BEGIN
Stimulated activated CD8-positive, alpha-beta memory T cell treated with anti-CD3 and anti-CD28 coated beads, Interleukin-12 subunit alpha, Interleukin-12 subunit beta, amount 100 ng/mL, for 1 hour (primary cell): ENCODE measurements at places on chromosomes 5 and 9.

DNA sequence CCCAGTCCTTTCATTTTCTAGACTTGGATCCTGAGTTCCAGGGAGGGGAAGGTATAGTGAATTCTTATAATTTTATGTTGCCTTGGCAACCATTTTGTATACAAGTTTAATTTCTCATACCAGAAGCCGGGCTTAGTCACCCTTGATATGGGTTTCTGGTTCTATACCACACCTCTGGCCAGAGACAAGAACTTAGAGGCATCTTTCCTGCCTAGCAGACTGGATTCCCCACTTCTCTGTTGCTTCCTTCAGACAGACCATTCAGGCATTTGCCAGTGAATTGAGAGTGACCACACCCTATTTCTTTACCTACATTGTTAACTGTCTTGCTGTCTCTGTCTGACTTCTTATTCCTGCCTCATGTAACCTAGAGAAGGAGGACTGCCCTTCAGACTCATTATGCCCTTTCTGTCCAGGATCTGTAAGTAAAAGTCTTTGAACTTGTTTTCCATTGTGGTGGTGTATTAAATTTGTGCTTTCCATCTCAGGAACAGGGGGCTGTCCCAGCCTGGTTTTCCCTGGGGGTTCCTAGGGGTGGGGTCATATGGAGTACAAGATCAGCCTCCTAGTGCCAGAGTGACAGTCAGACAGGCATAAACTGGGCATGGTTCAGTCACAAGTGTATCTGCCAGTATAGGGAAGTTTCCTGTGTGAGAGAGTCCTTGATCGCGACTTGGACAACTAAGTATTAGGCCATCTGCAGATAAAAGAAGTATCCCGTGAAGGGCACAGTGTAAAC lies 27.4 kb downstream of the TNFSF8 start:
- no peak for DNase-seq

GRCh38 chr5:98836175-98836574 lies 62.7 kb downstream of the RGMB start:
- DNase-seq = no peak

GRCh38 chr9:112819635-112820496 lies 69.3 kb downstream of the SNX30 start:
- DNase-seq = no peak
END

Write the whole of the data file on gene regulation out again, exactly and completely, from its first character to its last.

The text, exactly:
Stimulated activated CD8-positive, alpha-beta memory T cell treated with anti-CD3 and anti-CD28 coated beads, Interleukin-12 subunit alpha, Interleukin-12 subunit beta, amount 100 ng/mL, for 1 hour (primary cell): ENCODE measurements at places on chromosomes 5 and 9.

DNA sequence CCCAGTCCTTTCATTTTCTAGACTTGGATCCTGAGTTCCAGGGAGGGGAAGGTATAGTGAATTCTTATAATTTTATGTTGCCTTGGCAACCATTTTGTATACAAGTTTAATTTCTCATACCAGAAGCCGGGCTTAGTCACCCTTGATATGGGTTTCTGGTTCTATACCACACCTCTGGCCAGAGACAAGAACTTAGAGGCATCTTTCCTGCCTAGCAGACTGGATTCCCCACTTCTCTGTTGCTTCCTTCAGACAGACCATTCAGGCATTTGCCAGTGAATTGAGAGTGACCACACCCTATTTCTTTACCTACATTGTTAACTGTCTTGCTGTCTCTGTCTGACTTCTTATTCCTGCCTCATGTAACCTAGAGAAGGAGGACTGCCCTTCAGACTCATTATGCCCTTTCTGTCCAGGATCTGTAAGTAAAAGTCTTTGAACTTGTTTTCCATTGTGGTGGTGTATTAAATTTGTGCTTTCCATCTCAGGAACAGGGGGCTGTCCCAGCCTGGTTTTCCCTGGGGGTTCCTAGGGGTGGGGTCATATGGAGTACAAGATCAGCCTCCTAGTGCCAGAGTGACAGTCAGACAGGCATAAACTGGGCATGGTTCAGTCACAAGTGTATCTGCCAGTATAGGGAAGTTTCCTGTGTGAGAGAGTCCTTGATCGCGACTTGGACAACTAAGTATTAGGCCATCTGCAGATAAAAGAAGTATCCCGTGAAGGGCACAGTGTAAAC lies 27.4 kb downstream of the TNFSF8 start:
- no peak for DNase-seq

GRCh38 chr5:98836175-98836574 lies 62.7 kb downstream of the RGMB start:
- DNase-seq = no peak

GRCh38 chr9:112819635-112820496 lies 69.3 kb downstream of the SNX30 start:
- DNase-seq = no peak